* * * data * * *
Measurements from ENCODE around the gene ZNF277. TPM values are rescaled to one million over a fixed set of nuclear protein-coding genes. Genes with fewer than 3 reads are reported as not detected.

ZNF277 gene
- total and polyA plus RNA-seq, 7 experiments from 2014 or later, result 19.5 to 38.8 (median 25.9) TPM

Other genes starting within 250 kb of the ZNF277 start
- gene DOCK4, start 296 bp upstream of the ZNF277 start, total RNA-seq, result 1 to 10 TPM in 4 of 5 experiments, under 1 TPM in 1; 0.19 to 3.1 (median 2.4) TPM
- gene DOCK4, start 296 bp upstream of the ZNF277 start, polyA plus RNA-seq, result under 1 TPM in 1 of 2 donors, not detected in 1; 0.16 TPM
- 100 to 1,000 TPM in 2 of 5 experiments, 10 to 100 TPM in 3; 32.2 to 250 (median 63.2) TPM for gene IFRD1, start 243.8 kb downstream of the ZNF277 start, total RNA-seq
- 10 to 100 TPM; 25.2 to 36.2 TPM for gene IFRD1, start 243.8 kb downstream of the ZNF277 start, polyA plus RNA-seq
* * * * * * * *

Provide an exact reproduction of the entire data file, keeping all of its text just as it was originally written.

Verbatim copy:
Measurements from ENCODE around the gene ZNF277. TPM values are rescaled to one million over a fixed set of nuclear protein-coding genes. Genes with fewer than 3 reads are reported as not detected.

ZNF277 gene
- total and polyA plus RNA-seq, 7 experiments from 2014 or later, result 19.5 to 38.8 (median 25.9) TPM

Other genes starting within 250 kb of the ZNF277 start
- gene DOCK4, start 296 bp upstream of the ZNF277 start, total RNA-seq, result 1 to 10 TPM in 4 of 5 experiments, under 1 TPM in 1; 0.19 to 3.1 (median 2.4) TPM
- gene DOCK4, start 296 bp upstream of the ZNF277 start, polyA plus RNA-seq, result under 1 TPM in 1 of 2 donors, not detected in 1; 0.16 TPM
- 100 to 1,000 TPM in 2 of 5 experiments, 10 to 100 TPM in 3; 32.2 to 250 (median 63.2) TPM for gene IFRD1, start 243.8 kb downstream of the ZNF277 start, total RNA-seq
- 10 to 100 TPM; 25.2 to 36.2 TPM for gene IFRD1, start 243.8 kb downstream of the ZNF277 start, polyA plus RNA-seq